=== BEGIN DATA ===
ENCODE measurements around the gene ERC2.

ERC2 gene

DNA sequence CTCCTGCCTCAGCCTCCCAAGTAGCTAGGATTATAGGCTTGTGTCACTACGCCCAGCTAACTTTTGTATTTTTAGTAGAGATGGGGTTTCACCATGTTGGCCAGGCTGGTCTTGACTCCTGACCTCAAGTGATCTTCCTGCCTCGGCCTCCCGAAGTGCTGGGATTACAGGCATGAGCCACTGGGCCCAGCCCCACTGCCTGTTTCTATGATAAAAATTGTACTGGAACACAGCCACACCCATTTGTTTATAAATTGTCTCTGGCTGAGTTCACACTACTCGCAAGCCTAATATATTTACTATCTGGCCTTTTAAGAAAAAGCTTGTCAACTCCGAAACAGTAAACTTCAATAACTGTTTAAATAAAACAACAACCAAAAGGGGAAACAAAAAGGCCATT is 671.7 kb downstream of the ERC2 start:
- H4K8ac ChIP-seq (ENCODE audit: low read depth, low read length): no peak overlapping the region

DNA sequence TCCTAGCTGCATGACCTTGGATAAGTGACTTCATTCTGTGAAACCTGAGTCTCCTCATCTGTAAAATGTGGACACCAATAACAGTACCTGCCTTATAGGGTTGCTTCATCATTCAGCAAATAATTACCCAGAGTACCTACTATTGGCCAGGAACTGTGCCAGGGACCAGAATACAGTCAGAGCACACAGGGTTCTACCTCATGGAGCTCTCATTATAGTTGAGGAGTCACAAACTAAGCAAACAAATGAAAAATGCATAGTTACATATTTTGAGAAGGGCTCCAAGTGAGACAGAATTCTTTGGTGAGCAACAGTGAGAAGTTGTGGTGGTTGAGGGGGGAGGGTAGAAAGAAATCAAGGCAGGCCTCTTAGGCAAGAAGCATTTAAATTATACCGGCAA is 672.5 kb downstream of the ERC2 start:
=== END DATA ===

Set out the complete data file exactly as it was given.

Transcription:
ENCODE measurements around the gene ERC2.

ERC2 gene

DNA sequence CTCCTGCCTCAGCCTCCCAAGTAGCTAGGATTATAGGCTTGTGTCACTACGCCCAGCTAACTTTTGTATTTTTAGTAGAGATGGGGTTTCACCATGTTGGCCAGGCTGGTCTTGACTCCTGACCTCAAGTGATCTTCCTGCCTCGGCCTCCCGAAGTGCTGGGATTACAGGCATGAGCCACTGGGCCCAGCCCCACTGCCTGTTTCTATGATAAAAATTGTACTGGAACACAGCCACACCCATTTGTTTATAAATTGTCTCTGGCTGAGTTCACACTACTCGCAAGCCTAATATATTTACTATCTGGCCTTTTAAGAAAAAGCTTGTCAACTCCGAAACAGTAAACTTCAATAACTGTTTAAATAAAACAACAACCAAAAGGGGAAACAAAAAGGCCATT is 671.7 kb downstream of the ERC2 start:
- H4K8ac ChIP-seq (ENCODE audit: low read depth, low read length): no peak overlapping the region

DNA sequence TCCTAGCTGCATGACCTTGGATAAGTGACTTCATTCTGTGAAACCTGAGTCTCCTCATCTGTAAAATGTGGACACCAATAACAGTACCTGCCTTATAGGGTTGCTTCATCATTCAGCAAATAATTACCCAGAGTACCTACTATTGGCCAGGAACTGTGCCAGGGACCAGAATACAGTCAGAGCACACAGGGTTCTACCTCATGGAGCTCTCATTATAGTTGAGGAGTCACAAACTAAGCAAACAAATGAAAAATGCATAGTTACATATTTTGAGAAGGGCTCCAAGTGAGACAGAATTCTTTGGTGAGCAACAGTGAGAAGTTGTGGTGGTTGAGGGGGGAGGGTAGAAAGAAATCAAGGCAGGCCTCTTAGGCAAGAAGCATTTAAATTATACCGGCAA is 672.5 kb downstream of the ERC2 start: